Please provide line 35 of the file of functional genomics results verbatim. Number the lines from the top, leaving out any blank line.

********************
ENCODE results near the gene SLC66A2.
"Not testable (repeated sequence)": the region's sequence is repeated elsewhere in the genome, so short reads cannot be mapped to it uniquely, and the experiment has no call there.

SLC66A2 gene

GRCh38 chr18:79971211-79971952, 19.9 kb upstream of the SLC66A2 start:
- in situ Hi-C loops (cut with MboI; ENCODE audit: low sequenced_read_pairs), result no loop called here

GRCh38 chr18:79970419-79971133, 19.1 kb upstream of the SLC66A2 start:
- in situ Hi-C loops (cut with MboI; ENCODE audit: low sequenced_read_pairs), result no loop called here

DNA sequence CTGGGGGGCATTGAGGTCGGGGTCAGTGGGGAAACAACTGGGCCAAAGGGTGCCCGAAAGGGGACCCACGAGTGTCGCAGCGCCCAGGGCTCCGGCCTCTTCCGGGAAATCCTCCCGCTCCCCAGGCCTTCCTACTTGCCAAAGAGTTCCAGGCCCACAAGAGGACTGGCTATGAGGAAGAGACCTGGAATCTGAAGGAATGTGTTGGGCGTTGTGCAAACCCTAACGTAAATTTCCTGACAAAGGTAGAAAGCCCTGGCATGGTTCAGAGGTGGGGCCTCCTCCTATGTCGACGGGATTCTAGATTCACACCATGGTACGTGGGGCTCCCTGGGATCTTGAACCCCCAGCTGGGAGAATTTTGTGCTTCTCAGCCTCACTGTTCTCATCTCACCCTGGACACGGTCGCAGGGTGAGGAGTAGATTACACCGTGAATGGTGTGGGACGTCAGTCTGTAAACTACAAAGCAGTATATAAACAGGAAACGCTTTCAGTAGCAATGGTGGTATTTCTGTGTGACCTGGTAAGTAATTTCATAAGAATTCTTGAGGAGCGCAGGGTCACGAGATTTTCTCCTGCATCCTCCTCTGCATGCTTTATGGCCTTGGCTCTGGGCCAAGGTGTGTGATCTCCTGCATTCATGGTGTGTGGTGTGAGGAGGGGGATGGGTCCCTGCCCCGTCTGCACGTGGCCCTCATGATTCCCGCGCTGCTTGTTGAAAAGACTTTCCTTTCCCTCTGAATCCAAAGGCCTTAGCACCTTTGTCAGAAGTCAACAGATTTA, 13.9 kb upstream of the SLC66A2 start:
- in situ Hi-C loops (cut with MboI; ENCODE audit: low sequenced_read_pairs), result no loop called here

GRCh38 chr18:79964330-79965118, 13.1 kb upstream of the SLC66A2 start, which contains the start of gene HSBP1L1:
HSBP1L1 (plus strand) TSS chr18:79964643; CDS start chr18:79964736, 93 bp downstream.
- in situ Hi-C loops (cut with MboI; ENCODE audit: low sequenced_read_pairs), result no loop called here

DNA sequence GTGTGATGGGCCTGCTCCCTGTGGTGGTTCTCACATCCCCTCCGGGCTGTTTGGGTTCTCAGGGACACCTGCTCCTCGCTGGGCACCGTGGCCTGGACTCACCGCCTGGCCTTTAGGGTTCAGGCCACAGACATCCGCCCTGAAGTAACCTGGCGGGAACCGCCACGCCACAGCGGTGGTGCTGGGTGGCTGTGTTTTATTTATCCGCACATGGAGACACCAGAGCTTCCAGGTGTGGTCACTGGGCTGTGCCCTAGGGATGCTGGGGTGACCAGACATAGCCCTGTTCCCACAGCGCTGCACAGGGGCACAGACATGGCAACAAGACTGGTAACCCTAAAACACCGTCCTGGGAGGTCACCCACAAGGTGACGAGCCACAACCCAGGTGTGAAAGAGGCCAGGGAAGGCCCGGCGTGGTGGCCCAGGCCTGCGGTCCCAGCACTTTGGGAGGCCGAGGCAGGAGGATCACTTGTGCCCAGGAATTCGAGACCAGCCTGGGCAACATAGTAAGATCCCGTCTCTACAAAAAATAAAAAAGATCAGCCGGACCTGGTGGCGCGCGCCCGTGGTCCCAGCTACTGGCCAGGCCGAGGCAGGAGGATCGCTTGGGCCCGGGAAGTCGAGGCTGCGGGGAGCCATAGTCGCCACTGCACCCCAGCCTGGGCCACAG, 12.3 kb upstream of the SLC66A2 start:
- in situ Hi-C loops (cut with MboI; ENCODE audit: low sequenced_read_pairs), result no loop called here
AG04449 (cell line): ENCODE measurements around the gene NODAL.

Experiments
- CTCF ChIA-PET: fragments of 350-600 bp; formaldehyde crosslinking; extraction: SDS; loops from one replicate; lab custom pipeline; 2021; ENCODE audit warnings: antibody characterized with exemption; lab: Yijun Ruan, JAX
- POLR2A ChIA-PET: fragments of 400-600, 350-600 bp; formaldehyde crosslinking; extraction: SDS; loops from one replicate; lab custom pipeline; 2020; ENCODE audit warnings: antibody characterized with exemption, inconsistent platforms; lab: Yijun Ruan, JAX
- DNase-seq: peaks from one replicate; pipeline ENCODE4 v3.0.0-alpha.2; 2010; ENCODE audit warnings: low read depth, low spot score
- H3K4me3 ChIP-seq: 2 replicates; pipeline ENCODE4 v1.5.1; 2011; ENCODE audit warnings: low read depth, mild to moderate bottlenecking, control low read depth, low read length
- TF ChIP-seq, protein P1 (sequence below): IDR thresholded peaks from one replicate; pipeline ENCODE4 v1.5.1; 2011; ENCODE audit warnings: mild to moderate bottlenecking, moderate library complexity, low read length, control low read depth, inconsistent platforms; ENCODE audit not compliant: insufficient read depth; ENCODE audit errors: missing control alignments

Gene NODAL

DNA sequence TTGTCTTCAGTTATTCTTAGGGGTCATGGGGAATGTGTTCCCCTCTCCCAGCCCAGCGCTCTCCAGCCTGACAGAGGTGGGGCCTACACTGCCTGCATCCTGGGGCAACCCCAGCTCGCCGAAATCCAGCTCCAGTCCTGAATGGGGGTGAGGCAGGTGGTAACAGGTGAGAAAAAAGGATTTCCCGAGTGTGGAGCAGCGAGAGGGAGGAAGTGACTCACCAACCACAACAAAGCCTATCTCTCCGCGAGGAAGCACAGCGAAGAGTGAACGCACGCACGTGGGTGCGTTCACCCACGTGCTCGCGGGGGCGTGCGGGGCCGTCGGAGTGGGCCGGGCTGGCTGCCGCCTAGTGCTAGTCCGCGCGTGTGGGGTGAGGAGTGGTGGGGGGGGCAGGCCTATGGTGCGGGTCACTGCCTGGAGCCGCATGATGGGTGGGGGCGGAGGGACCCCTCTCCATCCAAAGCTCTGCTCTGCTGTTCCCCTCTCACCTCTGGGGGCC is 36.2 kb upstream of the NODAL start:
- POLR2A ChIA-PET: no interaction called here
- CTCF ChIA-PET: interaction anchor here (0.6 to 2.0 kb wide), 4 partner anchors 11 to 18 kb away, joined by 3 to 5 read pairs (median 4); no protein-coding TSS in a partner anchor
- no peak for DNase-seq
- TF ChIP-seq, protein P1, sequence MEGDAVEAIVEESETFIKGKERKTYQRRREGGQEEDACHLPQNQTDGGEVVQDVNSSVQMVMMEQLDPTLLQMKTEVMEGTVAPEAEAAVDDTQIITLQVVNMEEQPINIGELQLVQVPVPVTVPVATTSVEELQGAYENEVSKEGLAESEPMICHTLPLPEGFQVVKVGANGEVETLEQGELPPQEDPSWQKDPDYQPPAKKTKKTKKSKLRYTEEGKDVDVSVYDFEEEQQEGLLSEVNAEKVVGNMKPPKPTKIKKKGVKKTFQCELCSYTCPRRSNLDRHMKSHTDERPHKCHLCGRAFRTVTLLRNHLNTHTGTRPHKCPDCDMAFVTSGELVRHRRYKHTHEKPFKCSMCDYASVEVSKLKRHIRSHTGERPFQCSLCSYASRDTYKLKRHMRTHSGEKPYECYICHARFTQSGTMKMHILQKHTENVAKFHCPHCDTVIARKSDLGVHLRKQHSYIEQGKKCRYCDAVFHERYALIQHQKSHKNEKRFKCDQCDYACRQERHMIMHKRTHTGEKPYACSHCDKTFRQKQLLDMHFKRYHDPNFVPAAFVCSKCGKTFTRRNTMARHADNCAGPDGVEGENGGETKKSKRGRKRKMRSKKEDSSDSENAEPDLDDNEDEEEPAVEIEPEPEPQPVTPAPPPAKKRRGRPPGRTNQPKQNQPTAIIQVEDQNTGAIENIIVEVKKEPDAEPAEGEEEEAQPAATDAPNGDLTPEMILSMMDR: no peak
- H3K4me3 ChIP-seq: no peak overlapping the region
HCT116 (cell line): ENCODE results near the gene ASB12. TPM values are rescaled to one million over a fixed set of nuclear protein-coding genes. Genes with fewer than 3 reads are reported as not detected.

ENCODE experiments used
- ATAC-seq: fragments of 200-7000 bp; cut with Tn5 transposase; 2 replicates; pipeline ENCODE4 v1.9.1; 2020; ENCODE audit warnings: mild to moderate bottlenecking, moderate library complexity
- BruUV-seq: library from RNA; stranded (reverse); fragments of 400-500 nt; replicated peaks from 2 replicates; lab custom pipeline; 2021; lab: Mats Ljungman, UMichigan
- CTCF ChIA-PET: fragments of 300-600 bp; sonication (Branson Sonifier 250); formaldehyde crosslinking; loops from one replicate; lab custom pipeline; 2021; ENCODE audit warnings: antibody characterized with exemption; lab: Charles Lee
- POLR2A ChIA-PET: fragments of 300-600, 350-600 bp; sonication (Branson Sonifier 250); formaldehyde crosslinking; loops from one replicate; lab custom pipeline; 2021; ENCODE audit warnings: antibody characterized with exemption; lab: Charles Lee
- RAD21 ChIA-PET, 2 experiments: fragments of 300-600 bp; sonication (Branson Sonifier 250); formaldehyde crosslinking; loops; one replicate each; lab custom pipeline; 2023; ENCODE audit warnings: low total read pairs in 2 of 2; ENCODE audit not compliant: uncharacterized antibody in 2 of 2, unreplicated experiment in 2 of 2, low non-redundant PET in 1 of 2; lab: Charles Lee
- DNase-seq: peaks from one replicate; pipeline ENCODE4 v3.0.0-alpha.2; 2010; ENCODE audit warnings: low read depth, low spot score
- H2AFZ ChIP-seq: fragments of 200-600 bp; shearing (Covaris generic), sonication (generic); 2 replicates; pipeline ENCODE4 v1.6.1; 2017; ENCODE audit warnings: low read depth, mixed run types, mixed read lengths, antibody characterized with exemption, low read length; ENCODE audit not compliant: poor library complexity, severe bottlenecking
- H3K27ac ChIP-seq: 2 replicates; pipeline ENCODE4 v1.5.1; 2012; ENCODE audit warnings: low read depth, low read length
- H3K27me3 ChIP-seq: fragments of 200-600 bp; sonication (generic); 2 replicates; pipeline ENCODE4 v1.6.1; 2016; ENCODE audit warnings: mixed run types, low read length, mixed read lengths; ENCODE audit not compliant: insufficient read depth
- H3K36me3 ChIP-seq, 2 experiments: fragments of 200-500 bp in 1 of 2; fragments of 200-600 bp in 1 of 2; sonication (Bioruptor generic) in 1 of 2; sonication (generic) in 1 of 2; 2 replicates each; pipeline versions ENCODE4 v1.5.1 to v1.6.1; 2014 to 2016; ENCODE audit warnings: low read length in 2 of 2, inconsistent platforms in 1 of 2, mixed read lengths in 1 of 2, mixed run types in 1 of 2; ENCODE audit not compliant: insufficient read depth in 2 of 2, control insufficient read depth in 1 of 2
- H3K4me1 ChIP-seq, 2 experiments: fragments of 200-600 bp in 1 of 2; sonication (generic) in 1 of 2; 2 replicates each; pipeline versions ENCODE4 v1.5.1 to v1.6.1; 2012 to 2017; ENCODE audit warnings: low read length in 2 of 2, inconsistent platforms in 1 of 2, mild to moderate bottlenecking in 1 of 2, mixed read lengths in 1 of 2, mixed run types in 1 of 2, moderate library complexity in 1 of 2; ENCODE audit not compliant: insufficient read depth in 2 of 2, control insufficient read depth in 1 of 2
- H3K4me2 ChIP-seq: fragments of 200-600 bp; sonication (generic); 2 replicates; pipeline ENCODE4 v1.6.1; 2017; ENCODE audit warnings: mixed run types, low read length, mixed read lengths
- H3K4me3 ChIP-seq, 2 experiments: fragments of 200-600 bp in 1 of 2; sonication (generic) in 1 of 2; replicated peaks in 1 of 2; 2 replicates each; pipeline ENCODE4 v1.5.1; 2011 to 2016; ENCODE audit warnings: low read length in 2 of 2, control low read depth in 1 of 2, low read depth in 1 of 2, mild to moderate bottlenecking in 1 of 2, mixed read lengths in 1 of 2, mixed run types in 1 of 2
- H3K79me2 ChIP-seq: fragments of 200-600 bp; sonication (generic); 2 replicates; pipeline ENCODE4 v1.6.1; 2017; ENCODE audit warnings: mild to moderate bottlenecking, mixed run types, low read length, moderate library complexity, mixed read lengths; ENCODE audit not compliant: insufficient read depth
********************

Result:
- RAD21 ChIA-PET, 2 experiments: fragments of 300-600 bp; sonication (Branson Sonifier 250); formaldehyde crosslinking; loops; one replicate each; lab custom pipeline; 2023; ENCODE audit warnings: low total read pairs in 2 of 2; ENCODE audit not compliant: uncharacterized antibody in 2 of 2, unreplicated experiment in 2 of 2, low non-redundant PET in 1 of 2; lab: Charles Lee